Break Our Own Rules

November 27, 2018


Someone recently told me, "You can make up any rules you want”. She was responding to my need for advice in handling a specific issue, but her words have popped into my head at all different times.  However, I noticed the words may sound awesome and super inspiring, yet, I just can’t seem to do it. I’ve been thinking about it a lot and allowing my mind to become curious as to why that is. 


I think we can’t seem to follow through with our own rules because the old rules are so deeply ingrained. They are so much of who we are and what we believe that it almost feels as though are betraying ourselves. As I watch the series “Transparent”, I find myself captivated by the freedom each of the characters are finding. As three siblings experience their father coming out as transgender, they are given an unspoken permission to be the people they have been hiding from their whole lives. Sort of opening up to who they are behind closed doors. 


I think everyone is different behind closed doors. I know I am. I’d even take it a step further and say there are doors within us that we resist to open or even acknowledge. And yet, even take a super elementary example; My son is a different child when I drop him off at preschool versus another mother taking him in for me. With me, he will scream, yell and run and hide as I try to drop him off. The teacher says he absolutely loves school and that a lot of kids throw fits at drop off. Then, once the parent is out of sigh, it’s all smiles. It is an element of unconditional love versus being in the process of needing approval and to be liked, or vying for that unconditional love. Once we have an agreement that unconditional love is on the table, we come out as who we are and how we truly want to behave. If there is even a little grey area in the contract, we retract. 


You hear it a lot with marriage. “They totally changed once we got married!” When in fact, the agreement of marriage has been made, thus loving unconditionally, and now the two no longer have to be someone else for approval. They are approved, and that is taken as their cue to relax into how they will respond without judgement based on social norms. Anything beyond social norms requires another contract, aka, a whole other level of what it means to love and to accept unconditionally..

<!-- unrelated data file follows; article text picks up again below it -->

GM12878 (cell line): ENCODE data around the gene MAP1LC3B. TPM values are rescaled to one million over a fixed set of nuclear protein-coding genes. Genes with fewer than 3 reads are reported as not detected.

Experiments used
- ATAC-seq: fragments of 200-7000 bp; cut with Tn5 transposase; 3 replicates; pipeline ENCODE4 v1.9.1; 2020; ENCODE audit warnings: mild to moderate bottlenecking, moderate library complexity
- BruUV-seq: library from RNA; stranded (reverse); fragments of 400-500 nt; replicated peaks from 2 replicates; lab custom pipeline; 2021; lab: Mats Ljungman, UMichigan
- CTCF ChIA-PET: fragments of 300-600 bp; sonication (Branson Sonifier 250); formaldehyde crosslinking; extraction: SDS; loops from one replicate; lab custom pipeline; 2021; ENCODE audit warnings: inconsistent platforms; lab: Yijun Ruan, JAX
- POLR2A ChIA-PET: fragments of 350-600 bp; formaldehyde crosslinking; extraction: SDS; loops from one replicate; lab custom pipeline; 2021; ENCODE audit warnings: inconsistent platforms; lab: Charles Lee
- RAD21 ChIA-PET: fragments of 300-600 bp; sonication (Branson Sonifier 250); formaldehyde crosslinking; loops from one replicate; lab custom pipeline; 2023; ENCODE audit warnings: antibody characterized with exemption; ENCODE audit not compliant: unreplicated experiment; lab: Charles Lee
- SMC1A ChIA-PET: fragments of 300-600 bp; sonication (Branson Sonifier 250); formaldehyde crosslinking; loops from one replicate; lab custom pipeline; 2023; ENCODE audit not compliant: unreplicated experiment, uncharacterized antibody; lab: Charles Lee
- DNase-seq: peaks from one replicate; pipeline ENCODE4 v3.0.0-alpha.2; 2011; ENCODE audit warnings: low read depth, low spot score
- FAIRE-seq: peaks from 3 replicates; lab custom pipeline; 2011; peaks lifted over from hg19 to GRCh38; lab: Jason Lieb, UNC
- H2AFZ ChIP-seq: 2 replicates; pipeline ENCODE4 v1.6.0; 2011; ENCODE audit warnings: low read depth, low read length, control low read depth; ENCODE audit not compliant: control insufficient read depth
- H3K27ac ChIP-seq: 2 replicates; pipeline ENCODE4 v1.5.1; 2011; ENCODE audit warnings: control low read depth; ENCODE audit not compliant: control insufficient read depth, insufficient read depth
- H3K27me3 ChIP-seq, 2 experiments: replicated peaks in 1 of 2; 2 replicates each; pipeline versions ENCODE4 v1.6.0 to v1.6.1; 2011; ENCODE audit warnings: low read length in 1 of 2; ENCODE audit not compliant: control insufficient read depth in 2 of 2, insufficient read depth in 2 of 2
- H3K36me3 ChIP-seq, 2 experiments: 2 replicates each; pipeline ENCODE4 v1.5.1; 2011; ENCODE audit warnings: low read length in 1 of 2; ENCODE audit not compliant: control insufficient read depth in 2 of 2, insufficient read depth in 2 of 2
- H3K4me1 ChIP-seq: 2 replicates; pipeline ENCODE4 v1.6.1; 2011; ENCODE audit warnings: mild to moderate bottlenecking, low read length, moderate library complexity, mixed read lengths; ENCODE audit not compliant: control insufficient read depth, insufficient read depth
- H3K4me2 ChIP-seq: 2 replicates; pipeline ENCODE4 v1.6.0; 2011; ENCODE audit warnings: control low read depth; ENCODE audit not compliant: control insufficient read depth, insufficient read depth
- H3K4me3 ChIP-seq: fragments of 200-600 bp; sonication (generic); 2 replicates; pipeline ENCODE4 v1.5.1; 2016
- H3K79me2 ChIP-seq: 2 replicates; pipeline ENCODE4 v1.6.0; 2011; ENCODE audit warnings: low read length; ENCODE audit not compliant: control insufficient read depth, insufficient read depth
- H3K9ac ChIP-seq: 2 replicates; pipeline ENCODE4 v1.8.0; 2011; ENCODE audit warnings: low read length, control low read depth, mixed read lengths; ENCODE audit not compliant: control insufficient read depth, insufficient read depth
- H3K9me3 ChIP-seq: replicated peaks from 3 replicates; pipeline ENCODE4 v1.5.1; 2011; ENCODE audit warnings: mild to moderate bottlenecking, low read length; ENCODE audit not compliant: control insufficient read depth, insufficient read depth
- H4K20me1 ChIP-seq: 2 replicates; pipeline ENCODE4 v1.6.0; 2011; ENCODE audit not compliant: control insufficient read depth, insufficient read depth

I watch Tony Robbins a lot. Whenever he works with someone new, he almost always opens with the same two part question: “As a child, who’s love did you want more, your mother or your father?” “And who did you have to be for that parent?”


The answer to those questions begins a complete domino effect of that person’s whole life. If they say, “My Father; and I had to be quiet as to not make him angry because he was an alcoholic”, then it can lead to a lifetime of that person never standing up for themselves. They will put themselves in situations where they play small for the whole goal of enabling others to take the lead for fear of being belittled by another. 


If they say, “My mother; and I had to be perfect for her”, then it can lead to an incessant need to be perfect, OCD, and never for their own pleasure, but for the sake of gaining other’s approval. They will be perfect in order to have validity in their relationships. This perfectionism and play a role of control in all areas of their life.


These people had to be something in order to feel loved, accepted and worthy of their parent’s approval. The love from that parent did not come unconditionally. There were very clear conditions the person had to appease. 


Back to the fit my son will throw at preschool, my son knows he doesn’t have to be perfectly quiet for me to love him. He knows he can throw a fit and I will love him regardless. Obviously these aren’t blanket statements that cover everyone, but I hope you get the idea.


I have realized that I use the word “perfect” a lot. When Charlie and I do something, he puts something away or we complete a project, I will finish it off with, “Great job! Perfect!”


I didn’t notice this until this topic of conditional love came to light though books and therapy. Once I became aware of how desiring love and approval as a child affects us as adults, I started paying attention to Charlie, his ways and my words.